News & Updates

Flowstone Press is excited to announce the release today of our latest poetry collection, 'show me something you can not even think of,' by Elena Botts. According to Robert Milby, "it is clear, that once more, we see a working poet taking risks with phrases and ideas, lending to a stream of consciousness, directed towards an unnamed reader, who may be

Today Left Fork is excited and proud to announce our next book, Hello. This is Jane. by writer/activist Judith Arcana. This is a collection of linked short stories inspired by Judith’s experiences as a Jane--the underground abortion service that helped Chicago women get abortions prior to Roe. Interwoven with the central theme of reproductive health and justice, tattoos & tattooing

Greetings, Friends. Please note that issue 5 of Southwest Oregon's own literary journal Cobra Lily will be celebrated at a special event on Sunday, July 28, 4 - 6 PM, at the Southern Oregon Guild in Kerby, Oregon. The release will be part of the Guild's latest show, BRIDGING. With the release of Cobra Lily, attendees can hear contributors sharing their

Save the date!  On Wednesday, April 3, Colorado poet Jared Smith comes to Oregon's Illinois Valley. The Southern Oregon Guild and Flowstone Press present a poetry reading and spoken word open mic, Wednesday, April 3, at the Guild Gallery in Kerby. The 6pm event is hosted by Flowstone Editor-in-Chief Michael Spring, and features Colorado poet Jared Smith.  Stick around and share your own words at a poetry &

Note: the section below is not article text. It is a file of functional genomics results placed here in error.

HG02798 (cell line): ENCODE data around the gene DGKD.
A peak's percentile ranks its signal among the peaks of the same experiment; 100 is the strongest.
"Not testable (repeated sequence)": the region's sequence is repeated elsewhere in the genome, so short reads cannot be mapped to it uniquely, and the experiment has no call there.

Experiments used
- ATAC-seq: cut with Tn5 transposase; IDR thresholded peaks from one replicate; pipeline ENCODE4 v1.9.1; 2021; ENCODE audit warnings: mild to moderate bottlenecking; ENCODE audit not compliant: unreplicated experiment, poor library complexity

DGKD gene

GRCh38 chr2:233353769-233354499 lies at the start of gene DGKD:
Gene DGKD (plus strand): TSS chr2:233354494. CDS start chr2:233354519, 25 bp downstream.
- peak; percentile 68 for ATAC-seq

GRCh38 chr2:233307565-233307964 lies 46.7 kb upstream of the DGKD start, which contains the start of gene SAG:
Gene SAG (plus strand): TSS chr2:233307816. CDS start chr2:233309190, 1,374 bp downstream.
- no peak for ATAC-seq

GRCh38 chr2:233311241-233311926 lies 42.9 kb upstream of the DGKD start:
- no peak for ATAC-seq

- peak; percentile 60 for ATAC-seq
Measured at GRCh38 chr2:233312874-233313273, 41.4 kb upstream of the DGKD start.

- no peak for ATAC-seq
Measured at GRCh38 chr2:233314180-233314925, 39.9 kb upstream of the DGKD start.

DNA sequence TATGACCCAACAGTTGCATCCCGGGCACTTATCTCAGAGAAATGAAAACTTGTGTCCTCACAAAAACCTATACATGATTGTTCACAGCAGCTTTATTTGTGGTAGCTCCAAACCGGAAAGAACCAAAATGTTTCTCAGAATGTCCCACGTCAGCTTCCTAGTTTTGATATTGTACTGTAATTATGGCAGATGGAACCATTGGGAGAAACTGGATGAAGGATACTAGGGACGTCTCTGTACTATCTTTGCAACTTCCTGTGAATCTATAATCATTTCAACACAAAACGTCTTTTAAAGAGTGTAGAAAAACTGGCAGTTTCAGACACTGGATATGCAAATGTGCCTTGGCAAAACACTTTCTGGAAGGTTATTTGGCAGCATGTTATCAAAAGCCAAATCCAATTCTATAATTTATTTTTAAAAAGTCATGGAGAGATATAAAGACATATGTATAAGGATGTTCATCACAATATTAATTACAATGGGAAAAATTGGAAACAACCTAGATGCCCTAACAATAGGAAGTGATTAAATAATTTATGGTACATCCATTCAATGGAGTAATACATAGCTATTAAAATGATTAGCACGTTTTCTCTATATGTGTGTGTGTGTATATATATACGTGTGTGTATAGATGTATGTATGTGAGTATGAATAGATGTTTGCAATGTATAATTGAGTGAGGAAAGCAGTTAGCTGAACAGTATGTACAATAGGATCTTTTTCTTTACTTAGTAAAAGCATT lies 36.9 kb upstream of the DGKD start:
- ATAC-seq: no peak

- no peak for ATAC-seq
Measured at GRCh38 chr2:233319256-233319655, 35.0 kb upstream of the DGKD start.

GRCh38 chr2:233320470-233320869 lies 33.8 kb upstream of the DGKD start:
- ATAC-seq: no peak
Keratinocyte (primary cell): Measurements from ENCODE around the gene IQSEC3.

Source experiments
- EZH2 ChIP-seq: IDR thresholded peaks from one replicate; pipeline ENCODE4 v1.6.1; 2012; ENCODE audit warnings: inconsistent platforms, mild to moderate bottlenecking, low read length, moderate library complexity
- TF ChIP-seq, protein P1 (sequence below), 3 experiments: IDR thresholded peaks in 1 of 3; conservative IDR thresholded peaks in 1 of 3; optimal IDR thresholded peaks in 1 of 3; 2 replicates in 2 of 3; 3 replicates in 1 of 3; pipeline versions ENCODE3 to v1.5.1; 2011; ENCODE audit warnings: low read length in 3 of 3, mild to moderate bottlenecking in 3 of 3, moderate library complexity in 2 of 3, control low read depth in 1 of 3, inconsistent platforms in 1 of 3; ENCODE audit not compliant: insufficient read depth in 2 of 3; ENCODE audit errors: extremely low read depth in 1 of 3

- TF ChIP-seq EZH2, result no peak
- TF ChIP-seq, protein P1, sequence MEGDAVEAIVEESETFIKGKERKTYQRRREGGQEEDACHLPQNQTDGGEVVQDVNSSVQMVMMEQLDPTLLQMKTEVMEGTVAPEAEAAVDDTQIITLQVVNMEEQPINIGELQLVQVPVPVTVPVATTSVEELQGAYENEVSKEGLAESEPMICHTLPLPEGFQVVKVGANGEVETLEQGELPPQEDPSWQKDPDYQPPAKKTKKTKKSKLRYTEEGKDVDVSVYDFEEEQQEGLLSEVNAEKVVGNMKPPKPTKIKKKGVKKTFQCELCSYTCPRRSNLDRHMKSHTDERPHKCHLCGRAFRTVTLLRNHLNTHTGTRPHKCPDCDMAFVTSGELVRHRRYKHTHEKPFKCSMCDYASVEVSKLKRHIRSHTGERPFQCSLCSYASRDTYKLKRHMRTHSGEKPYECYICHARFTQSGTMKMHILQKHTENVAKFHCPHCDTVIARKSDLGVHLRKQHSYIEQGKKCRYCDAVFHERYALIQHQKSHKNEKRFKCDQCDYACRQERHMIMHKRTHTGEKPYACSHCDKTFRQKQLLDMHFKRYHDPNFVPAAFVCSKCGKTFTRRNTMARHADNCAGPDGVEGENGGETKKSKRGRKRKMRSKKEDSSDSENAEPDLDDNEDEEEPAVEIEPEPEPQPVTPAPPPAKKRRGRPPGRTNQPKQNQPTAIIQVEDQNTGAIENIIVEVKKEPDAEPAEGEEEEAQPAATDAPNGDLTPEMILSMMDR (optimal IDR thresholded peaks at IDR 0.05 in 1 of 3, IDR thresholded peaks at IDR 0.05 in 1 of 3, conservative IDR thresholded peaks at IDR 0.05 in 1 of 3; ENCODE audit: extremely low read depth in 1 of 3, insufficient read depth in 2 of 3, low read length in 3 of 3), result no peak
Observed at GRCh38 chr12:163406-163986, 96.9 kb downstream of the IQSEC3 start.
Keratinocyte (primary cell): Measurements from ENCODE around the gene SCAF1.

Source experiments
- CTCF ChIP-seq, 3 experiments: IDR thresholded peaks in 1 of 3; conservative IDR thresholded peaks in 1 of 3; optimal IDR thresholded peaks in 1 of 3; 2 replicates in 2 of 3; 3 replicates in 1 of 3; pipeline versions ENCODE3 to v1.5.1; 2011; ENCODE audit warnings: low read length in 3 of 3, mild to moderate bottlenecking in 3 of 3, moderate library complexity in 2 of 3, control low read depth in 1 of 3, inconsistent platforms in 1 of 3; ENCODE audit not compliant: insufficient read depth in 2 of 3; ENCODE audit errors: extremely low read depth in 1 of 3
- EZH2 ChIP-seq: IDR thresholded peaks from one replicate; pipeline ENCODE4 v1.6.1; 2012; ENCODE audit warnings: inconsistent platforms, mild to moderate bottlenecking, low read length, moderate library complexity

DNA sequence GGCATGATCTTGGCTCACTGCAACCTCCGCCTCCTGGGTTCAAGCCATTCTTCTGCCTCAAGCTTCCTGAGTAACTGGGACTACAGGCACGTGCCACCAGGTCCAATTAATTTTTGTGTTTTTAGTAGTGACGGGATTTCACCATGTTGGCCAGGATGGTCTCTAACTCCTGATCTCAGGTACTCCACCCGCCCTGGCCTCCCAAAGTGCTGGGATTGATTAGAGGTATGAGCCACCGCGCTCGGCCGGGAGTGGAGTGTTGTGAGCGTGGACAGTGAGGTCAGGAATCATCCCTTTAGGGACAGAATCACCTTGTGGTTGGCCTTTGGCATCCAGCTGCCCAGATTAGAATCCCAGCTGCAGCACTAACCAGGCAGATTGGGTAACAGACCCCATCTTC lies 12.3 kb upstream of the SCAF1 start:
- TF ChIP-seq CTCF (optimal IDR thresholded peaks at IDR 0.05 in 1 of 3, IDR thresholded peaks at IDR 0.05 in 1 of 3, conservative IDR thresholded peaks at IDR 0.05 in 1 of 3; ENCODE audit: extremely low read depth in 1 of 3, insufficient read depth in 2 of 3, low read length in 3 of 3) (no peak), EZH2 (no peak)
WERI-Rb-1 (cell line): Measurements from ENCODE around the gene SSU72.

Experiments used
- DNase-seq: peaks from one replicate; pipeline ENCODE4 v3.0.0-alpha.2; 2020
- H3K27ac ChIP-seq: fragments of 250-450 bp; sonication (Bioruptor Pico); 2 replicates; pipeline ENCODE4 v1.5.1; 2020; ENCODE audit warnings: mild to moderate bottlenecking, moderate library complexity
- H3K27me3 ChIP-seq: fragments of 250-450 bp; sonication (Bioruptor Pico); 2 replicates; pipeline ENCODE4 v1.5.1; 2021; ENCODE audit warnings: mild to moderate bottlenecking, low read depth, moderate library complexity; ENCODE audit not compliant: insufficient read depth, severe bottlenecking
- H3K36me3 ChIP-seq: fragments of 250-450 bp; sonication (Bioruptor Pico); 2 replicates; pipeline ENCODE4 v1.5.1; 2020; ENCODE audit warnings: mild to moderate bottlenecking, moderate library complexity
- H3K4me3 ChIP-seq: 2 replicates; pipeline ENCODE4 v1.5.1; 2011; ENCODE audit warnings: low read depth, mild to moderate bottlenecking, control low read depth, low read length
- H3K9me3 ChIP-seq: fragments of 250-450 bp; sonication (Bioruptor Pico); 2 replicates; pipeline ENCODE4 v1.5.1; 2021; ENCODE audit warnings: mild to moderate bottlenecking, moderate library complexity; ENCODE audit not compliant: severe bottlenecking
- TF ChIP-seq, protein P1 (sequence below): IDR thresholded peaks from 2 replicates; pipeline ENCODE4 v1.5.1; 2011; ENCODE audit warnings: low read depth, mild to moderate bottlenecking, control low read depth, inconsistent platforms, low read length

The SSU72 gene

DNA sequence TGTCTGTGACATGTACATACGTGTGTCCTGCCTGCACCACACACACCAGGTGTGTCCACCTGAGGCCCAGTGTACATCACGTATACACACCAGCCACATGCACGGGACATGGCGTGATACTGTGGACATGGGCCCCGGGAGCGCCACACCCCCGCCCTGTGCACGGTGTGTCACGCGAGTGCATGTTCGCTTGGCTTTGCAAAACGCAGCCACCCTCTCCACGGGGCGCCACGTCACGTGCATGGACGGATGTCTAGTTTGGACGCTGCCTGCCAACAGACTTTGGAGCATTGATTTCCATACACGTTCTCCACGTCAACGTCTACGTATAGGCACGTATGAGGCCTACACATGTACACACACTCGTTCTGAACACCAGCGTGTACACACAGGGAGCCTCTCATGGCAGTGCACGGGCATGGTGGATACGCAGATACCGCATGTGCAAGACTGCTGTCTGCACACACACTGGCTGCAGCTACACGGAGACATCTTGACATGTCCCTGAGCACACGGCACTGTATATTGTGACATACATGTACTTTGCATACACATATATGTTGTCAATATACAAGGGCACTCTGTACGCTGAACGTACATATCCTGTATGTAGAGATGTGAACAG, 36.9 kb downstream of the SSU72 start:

A lot to talk about! First, we're pleased to announce a release by Carter McKenzie. Stem of Us explores poetic choices to open into the world a way of connection, even and especially in the face of injustice and sorrow. These stems offer both common ground and transformative possibilities of what cannot be named, but what can be recognized as a shared

Woo Hoo! Woodwoo, by Michael Spring with illustrations by Deborah Ann Dawson has received a Red Ribbon award in the Wishing Shelf Book Awards! These awards are pretty special because of the way they are judged. Instead of a panel of academics or what have you, well